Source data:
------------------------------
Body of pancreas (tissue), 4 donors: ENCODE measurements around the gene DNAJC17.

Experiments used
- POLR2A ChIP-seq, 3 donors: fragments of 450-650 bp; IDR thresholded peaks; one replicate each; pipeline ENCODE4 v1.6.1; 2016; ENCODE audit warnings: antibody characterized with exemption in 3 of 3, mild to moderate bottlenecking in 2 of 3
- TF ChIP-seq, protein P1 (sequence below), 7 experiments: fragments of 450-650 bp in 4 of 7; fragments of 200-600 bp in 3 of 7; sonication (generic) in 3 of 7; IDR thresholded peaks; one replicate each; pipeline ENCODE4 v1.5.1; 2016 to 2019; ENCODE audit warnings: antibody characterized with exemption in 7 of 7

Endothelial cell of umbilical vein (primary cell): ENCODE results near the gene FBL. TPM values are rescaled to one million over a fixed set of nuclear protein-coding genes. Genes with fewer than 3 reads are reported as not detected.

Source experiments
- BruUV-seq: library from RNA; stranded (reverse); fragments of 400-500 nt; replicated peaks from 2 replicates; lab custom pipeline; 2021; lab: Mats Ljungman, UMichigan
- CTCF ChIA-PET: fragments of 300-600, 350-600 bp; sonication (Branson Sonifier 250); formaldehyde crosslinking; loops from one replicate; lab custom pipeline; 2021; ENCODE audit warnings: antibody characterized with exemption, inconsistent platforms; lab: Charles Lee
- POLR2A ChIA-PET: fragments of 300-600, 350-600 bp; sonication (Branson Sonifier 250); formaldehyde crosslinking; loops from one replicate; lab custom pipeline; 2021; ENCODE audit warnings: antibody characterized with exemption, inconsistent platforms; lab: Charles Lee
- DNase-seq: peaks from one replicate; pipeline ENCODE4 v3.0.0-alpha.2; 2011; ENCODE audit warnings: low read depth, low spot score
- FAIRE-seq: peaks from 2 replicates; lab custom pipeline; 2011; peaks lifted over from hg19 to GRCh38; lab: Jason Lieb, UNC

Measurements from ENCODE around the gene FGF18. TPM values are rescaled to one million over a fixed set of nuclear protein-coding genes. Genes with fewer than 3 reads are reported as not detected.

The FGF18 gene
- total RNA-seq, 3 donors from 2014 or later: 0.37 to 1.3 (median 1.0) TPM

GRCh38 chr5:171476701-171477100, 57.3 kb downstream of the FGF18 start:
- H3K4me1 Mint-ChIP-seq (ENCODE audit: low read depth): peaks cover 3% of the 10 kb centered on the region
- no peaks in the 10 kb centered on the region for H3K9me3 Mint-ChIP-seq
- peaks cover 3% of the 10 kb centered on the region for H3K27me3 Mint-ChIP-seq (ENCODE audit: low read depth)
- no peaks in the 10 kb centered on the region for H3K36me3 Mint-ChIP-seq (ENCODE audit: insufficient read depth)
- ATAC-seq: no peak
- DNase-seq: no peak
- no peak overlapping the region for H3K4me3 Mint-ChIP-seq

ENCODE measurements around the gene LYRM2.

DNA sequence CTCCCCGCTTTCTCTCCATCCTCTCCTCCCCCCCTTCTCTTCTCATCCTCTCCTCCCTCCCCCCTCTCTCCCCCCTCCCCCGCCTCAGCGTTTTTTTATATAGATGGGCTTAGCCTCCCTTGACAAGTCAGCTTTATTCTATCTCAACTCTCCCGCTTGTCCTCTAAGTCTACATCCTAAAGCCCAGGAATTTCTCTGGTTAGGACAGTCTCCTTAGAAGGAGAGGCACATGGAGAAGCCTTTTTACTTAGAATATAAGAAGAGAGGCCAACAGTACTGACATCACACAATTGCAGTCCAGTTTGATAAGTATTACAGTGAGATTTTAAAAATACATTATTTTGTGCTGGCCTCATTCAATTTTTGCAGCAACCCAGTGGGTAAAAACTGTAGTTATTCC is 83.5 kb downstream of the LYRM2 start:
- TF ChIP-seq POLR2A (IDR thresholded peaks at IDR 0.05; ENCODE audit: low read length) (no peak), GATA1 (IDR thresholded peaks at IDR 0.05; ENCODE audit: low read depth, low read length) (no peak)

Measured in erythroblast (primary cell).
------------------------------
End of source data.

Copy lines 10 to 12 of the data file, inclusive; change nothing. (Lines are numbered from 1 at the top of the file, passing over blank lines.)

- DNase-seq: peaks from one replicate; pipeline ENCODE4 v3.0.0-alpha.2; 2011; ENCODE audit warnings: low read depth, low spot score
- FAIRE-seq: peaks from 2 replicates; lab custom pipeline; 2011; peaks lifted over from hg19 to GRCh38; lab: Jason Lieb, UNC

Measurements from ENCODE around the gene FGF18. TPM values are rescaled to one million over a fixed set of nuclear protein-coding genes. Genes with fewer than 3 reads are reported as not detected.